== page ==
18. Greeting from a new member. I'm not very deep into the fossil world but as a rock hound I've picked up some from time to time and enjoy geology and minerals. My partner Judith and I have some of the more common fossils you find at the rock shows, crinoids, ammonites and some fossilized teeth (her dad was a dentist). I've been picking up petrified wood from a local creek here for the last ten or fifteen years, mostly hand size and finger size. Two years ago I came across a large deposit of wood and that got me excited. There was about four hundred pounds that i brought back to clean up and study, the biggest one was three foot by two foot by 1 foot. When I got the pieces back it became clear that a number of them fit together so in part it's a large tree trunk that feel apart after it was fossilized. Geologically this area is in the upper Cretaceous period and lignite with pyrite is more common then petrified wood. I've had thin sections done and could use some help identifying the family or genus and maybe species? I've been using the tools that are out there like insidewood.com but would greatly appreciate help from someone with more experience. It looks like soft wood to me but have not been able to find a good match for the rays. The images were taken with my phone through the microscope lens, not too bad. Thank you in advance for any feedback and help.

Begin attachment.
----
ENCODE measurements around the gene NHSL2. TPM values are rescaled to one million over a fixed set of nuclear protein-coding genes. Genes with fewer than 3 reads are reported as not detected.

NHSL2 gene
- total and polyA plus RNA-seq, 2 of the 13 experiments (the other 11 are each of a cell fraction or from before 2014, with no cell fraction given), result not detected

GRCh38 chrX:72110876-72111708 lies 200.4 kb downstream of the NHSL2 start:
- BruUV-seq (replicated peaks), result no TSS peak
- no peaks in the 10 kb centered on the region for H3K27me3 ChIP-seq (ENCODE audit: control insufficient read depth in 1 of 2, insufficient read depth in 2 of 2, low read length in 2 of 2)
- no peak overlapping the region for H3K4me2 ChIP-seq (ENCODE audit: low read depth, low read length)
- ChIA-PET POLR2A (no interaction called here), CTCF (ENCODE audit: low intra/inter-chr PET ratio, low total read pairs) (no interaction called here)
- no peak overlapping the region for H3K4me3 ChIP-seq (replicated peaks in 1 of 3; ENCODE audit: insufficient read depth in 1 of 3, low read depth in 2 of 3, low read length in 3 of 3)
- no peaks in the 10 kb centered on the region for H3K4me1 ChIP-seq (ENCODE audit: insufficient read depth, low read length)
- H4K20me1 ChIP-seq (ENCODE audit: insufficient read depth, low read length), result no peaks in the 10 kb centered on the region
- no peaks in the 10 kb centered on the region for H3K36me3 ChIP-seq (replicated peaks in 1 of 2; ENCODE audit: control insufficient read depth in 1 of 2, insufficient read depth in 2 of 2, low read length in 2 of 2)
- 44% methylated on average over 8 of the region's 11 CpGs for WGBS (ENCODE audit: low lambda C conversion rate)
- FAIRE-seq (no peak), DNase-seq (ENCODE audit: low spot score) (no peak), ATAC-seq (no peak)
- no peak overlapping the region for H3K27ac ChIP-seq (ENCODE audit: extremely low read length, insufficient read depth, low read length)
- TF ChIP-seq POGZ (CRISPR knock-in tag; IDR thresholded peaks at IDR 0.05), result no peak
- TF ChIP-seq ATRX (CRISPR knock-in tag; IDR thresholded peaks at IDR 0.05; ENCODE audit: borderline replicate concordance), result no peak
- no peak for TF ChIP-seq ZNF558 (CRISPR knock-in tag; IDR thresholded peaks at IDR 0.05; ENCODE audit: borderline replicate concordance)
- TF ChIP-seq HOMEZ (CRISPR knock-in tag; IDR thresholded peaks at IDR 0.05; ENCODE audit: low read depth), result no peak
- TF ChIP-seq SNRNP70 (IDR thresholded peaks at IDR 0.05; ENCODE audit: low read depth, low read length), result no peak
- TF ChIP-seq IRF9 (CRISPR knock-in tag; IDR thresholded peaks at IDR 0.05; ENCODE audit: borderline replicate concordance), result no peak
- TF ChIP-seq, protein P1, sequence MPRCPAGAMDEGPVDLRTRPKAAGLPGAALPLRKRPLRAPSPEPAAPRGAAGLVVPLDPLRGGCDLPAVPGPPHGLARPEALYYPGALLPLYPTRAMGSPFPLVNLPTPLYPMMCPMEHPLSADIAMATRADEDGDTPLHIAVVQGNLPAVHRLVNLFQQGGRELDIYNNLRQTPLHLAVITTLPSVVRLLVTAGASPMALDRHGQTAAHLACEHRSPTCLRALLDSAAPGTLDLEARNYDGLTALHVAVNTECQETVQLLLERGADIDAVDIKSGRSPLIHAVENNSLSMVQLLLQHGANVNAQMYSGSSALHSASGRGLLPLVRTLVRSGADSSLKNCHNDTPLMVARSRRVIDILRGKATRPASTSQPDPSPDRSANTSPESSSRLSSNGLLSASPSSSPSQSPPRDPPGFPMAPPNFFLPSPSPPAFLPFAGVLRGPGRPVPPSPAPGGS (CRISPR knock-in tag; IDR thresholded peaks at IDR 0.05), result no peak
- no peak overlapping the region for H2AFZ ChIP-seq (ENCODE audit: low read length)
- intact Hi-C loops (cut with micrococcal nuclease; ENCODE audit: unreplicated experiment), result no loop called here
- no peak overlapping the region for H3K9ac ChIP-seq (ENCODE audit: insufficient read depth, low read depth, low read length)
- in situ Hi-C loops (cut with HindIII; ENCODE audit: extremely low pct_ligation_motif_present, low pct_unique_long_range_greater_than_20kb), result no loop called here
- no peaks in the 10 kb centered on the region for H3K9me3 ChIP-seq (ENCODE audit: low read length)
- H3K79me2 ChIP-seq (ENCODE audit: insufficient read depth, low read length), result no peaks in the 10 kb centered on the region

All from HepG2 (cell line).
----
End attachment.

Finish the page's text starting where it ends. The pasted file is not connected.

19. Petrified Wood or Plant? Please Help ID

    Im thinking Petrified Wood. Its about 1 1/2 ft wide app. 20lbs. Here are pics from different side views & some close ups of fossils and what not.
  20. Is this petrified wood or a rock?

    Hello, My grandma wanted me to check if this may be a large piece of petrified wood? I tried to get decent photos on my ipod. This piece is about 10.5 inches long (at it's longest point) and weighs nearly 15-lbs.
  21. Petrified Wood with black layer?